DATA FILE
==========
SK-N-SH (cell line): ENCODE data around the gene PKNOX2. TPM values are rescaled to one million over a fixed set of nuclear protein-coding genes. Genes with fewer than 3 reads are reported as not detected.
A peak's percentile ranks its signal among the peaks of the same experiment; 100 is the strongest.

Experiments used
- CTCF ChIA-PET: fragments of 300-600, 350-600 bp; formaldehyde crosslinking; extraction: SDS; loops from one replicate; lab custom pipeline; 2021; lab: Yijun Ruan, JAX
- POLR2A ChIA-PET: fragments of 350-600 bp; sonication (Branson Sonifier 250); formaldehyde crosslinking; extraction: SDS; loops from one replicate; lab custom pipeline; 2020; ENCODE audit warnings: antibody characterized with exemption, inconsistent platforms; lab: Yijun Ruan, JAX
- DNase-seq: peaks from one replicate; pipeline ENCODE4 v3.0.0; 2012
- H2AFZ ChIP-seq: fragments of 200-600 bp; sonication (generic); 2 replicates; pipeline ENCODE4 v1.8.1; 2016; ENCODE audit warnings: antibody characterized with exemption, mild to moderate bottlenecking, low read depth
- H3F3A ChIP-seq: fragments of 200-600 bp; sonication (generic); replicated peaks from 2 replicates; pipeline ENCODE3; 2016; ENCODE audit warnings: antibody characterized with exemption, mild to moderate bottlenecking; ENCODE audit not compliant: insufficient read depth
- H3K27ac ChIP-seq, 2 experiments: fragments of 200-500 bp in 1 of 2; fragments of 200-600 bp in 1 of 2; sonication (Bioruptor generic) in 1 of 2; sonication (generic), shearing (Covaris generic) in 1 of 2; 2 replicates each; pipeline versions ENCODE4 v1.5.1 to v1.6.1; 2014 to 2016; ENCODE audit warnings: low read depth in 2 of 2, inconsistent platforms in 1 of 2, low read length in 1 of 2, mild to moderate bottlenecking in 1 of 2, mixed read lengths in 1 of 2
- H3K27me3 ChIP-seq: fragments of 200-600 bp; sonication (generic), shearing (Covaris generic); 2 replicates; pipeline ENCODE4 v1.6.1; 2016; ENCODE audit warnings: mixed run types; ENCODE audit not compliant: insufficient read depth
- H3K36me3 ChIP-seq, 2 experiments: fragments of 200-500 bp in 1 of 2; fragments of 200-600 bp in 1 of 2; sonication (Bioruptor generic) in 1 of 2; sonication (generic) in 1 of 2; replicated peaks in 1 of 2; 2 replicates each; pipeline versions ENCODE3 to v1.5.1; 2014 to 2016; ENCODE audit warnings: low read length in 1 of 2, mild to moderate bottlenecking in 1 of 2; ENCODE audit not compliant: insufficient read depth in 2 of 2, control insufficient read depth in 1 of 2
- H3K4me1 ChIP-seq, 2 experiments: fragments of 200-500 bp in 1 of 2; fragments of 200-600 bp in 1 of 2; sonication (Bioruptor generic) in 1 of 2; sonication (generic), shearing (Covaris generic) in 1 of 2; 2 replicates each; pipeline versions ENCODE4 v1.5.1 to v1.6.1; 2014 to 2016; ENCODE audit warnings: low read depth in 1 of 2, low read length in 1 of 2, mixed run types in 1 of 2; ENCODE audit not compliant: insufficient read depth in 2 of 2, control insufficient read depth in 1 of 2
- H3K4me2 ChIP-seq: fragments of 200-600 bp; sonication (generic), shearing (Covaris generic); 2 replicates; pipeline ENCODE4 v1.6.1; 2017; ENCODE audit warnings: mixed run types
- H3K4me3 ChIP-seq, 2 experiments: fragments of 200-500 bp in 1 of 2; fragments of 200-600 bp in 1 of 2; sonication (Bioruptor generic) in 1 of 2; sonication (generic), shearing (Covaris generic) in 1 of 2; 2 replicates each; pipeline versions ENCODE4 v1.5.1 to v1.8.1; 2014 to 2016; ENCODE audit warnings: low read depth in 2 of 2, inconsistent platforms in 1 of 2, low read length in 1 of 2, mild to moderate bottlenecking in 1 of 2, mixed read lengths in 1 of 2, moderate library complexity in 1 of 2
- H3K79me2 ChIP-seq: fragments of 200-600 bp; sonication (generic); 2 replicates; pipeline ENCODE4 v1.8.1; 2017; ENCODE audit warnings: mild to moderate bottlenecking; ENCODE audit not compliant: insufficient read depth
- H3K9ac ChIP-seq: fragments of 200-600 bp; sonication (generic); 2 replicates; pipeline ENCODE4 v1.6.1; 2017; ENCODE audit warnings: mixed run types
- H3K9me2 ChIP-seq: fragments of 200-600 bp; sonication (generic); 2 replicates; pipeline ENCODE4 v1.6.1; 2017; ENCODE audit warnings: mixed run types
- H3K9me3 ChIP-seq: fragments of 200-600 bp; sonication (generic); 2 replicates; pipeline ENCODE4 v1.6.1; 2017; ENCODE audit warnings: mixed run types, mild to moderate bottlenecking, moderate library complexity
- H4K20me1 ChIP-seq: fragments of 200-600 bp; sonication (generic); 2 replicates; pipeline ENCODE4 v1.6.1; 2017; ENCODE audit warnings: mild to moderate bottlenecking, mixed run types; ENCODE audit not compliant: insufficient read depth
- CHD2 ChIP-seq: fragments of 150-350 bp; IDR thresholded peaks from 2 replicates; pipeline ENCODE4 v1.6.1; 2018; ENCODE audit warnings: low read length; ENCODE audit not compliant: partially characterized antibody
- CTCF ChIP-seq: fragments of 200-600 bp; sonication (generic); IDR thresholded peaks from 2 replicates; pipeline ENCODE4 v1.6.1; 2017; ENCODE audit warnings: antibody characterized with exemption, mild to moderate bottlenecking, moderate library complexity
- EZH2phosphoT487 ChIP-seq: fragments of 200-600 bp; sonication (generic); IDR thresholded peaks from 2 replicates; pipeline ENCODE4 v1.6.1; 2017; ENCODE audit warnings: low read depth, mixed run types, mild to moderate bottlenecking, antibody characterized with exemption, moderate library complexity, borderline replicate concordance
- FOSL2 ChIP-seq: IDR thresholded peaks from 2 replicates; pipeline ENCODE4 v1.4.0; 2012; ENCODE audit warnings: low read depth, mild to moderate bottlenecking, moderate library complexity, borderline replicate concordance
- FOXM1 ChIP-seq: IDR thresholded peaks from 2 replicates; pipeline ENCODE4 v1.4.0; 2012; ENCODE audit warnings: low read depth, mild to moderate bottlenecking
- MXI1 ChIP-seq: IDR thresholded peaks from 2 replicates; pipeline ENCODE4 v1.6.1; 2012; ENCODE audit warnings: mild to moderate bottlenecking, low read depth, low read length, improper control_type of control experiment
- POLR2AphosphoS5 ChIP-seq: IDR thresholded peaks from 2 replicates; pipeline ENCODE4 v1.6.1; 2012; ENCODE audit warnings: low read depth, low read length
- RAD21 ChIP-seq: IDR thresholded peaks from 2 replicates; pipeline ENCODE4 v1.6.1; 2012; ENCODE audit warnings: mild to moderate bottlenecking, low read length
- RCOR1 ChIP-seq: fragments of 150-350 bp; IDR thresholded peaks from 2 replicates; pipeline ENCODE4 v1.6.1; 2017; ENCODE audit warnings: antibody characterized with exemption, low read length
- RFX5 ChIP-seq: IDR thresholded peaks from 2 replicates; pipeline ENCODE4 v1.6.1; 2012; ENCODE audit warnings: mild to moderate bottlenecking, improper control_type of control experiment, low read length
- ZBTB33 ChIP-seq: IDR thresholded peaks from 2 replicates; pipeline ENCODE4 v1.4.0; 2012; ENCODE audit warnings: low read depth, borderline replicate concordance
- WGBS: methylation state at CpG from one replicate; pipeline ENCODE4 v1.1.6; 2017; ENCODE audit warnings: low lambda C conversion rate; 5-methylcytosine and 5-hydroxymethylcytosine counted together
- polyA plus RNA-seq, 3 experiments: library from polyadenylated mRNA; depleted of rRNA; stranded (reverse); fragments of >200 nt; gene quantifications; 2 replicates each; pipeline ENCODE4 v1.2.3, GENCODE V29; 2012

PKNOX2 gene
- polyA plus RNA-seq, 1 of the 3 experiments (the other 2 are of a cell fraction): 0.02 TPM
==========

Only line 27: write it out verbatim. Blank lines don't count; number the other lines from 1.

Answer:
- RAD21 ChIP-seq: IDR thresholded peaks from 2 replicates; pipeline ENCODE4 v1.6.1; 2012; ENCODE audit warnings: mild to moderate bottlenecking, low read length